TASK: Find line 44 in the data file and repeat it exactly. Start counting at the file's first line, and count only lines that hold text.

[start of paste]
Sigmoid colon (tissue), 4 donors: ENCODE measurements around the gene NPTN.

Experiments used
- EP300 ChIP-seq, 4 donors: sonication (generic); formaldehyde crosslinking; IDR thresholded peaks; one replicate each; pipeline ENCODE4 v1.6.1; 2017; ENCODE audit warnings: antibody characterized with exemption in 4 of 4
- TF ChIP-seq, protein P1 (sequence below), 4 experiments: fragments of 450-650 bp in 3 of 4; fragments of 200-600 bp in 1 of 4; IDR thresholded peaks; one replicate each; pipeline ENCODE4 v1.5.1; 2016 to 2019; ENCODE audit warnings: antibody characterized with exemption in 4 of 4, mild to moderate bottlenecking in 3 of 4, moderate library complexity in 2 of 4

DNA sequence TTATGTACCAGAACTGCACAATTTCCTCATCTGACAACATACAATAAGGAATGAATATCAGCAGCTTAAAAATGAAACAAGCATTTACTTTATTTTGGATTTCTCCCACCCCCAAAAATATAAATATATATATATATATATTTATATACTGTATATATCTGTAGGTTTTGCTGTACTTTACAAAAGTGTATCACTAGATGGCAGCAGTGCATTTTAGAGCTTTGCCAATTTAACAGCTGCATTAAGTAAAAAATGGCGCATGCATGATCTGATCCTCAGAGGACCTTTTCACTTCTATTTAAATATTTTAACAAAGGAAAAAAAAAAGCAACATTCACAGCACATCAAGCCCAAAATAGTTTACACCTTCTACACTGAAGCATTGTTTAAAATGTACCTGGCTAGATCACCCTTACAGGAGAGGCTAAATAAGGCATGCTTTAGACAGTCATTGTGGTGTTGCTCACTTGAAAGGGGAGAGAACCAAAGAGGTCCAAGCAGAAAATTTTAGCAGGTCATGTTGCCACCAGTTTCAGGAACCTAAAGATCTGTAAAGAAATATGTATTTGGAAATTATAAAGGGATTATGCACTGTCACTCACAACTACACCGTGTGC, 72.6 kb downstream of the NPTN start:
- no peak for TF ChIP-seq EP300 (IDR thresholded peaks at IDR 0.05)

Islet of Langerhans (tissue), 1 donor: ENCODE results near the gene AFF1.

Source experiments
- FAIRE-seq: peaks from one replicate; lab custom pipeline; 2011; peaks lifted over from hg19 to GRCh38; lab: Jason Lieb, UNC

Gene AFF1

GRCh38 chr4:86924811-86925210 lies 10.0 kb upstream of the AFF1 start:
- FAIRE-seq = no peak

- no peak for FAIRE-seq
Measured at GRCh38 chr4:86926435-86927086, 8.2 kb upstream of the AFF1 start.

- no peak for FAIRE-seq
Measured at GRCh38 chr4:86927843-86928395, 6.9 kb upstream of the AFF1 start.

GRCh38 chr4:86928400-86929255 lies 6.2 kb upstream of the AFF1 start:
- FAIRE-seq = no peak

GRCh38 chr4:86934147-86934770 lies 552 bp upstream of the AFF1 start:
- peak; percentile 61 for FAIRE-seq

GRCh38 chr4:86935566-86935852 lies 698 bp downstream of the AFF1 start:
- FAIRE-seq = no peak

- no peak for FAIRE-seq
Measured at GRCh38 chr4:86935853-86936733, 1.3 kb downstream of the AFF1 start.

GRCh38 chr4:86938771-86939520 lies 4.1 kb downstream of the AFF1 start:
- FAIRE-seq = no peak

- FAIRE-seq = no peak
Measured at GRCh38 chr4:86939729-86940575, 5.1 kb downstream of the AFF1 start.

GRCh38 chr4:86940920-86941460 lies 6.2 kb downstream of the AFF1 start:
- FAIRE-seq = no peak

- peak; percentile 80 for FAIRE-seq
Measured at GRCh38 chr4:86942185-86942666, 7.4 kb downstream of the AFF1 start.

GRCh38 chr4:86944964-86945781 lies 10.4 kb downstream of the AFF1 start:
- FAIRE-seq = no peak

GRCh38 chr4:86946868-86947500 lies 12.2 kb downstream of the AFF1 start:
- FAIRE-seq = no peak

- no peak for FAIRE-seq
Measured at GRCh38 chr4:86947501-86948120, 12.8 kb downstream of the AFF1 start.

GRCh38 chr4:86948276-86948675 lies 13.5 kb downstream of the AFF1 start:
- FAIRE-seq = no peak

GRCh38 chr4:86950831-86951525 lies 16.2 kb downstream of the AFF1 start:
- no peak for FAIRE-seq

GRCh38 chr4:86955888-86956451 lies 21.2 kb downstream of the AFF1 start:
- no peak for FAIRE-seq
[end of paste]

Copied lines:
- no peak for FAIRE-seq